Too Young To Appreciate The Lessons

I was at my parents house last week for my dad’s birthday. While I was there I decided to pick up some of my books so I could reread them – in this case I picked up Speed Trap: Inside the Biggest Scandal in Olympic History by Charlie Francis. {Check out My Top 10 Books post for some information about this and my other favorite books}

What is funny about this book now is just how much sense it makes – I’ve had plenty of time to assimilate the lessons it teaches given the almost 20 years that have past since I first read it. But equally shocking is just how little I did with the information between the time I first acquired it and very recently. Frankly, I’m a little concerned at the latency. It’s making me wonder what other lessons I have had that I have yet to action on?

Charlie talks about two types of fatigue – muscular and neurological. Muscle fatigue is easy to understand because there is a physical symptom associated with it – delayed onset muscle soreness (DOMS) is the result of the muscle fatigue – okay, they are not exactly sure why people get DOMS but given that it only shows up after someone has used their muscles fairly intensely we know it is related to muscle fatigue. Basically, after intense or prolonged use, muscle are damaged and need time to recover. Provided you give them enough nutrients, water and rest, they will be good to go again fairly quickly.

Neurological fatigue is more difficult to understand because there is no pain to indicate that it is there. In fact, you can only tell that you have it if you compare your performance to a previous performance and notice a decline in intensity. For example, you lift 20 lbs LESS for the same number of reps, you do fewer reps with the same amount of weight, you move the bar or run slower. These decreases in performance occur REGARDLESS of how well rested or pain-free your muscles feel. Nervous system recover takes much longer than muscle recovery for reasons that are well outside the scope of this post but it is fair to say that for a very intense workout – one that demanded repeated all out efforts – it can take 3 – 5 days or more to get back to normal. Also consider that training age factors into the neurological recovery – given that highly trained people have better recruitment patterns than untrained people. It would be safe to say that someone who is just starting to workout will suffer muscle fatigue much more frequently than neurological fatigue and that their training frequency can be much higher because of this.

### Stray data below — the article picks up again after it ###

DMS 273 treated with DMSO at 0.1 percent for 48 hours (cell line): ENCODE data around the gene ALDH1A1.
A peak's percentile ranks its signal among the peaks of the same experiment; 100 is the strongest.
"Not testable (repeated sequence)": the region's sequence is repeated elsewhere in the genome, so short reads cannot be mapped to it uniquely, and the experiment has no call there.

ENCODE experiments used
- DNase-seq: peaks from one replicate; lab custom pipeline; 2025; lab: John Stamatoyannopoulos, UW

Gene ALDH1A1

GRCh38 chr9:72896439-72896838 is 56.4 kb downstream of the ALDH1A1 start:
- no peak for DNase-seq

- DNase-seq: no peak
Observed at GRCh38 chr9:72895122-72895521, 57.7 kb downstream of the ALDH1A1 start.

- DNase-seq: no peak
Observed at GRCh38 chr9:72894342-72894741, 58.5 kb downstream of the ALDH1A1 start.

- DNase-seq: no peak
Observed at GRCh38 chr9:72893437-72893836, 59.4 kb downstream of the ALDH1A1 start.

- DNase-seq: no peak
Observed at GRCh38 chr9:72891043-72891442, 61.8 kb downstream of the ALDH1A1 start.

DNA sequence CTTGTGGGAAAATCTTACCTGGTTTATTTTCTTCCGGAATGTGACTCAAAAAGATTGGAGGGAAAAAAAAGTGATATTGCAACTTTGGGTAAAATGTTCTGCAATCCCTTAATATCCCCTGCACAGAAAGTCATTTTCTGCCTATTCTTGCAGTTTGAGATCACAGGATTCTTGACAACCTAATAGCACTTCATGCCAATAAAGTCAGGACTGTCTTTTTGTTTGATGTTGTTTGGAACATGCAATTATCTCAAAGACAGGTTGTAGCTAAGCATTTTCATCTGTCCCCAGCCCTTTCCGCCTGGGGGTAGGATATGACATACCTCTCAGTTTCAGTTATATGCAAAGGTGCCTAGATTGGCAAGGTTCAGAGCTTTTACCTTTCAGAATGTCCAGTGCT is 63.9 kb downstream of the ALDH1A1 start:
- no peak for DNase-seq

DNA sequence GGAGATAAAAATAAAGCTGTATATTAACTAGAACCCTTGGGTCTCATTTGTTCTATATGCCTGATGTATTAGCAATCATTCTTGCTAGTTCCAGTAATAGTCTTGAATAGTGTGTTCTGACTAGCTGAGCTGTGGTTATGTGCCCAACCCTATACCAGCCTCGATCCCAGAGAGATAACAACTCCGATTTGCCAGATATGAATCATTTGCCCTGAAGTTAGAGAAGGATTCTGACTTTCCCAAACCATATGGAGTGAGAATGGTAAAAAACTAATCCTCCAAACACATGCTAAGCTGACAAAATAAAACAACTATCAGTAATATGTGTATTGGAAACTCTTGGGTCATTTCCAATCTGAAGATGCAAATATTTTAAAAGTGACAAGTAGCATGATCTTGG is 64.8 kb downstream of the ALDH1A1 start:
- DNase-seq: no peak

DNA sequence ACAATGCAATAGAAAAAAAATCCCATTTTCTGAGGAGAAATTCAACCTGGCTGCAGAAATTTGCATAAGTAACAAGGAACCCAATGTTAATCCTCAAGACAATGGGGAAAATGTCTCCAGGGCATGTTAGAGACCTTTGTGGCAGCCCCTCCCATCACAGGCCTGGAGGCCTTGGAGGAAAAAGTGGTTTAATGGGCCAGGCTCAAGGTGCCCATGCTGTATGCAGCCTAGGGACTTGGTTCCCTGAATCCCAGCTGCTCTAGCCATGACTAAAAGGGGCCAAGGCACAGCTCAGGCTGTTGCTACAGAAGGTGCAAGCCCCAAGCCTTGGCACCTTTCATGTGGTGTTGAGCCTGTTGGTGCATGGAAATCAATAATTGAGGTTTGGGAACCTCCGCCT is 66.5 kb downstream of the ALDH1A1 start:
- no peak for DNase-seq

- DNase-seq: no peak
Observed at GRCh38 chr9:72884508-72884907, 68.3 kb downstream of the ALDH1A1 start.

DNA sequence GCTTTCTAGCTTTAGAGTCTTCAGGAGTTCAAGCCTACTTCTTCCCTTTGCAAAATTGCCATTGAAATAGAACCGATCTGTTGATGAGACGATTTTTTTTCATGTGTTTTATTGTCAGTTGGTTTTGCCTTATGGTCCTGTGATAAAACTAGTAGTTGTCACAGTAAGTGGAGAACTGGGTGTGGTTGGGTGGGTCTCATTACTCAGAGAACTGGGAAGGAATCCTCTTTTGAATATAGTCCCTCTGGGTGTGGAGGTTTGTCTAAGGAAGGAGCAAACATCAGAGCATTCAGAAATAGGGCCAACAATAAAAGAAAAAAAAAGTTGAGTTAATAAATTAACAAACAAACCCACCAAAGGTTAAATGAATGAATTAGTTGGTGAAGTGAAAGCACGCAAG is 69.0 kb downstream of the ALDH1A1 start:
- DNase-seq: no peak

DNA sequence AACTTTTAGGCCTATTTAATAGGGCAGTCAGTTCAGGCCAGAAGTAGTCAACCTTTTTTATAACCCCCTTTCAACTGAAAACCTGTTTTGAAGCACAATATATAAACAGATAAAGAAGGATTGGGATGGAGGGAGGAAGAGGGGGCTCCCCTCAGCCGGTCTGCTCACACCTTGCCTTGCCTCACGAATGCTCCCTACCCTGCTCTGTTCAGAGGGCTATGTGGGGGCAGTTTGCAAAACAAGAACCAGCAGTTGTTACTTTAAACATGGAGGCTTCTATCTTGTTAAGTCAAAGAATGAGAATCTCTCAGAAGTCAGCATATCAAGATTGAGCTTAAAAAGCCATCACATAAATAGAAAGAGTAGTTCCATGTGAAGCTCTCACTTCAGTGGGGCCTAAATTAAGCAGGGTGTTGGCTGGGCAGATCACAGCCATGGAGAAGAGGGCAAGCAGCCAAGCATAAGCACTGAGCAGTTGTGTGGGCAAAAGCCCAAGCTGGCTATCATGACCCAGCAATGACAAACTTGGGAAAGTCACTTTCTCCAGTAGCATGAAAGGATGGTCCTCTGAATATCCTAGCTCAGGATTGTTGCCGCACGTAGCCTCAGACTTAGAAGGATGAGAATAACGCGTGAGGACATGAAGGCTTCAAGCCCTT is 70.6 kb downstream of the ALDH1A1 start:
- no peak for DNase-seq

It isn’t surprising that I missed the lesson the first time I read the book – I wasn’t a speed athlete and I was so new to weight lifting that I didn’t realize that I was always in a state of neurological and muscular fatigue. Back then some of my lifting numbers didn’t go up for months and the only time I grew was when I stopped training in the summer. Looking back with the knowledge and years of experience I now have, it’s very clear what was going on. I wasted a lot of time training when I should have been resting. I didn’t realize that my nervous system was so fatigued that it couldn’t fire a signal to recruit a sufficient number of fibers to help me move a heavier load. The outcome of this lack of recruitment was a lack of progress because I wasn’t able to overload my muscles.

But back then I knew everything and was doing it all by the book. Ah the wisdom of youth!

Today, depending upon how I am training, I use a variety of ways to make the decision about my readiness to workout out. I use time since last workout, muscle pain and heart rate to help me decide if I am ready to go. For example, I try to wait 2-4 days between workouts for the same body part – 4 days if the last workout was very intense in terms of percentage of 1 rep max, 2 days if it was a lower intensity workout. I will take a day off or train with less intensity if the muscle group I am supposed to train is still sore. When it comes to cycling, if I am having difficulty getting my heart rate up to 155-160, I will cut a ride short, or I will treat it as an active recovery ride and aim to keep my heart rate between 135 and 145.

The saying goes “better late than never” and I suppose that is true. It is just kind of sad to think about the potential gains I squandered because I did not hold on to the lessons of my youth. I guess this plays a big part in why I work as a strength coach because I am hoping I am able to help someone avoid the pitfalls I made.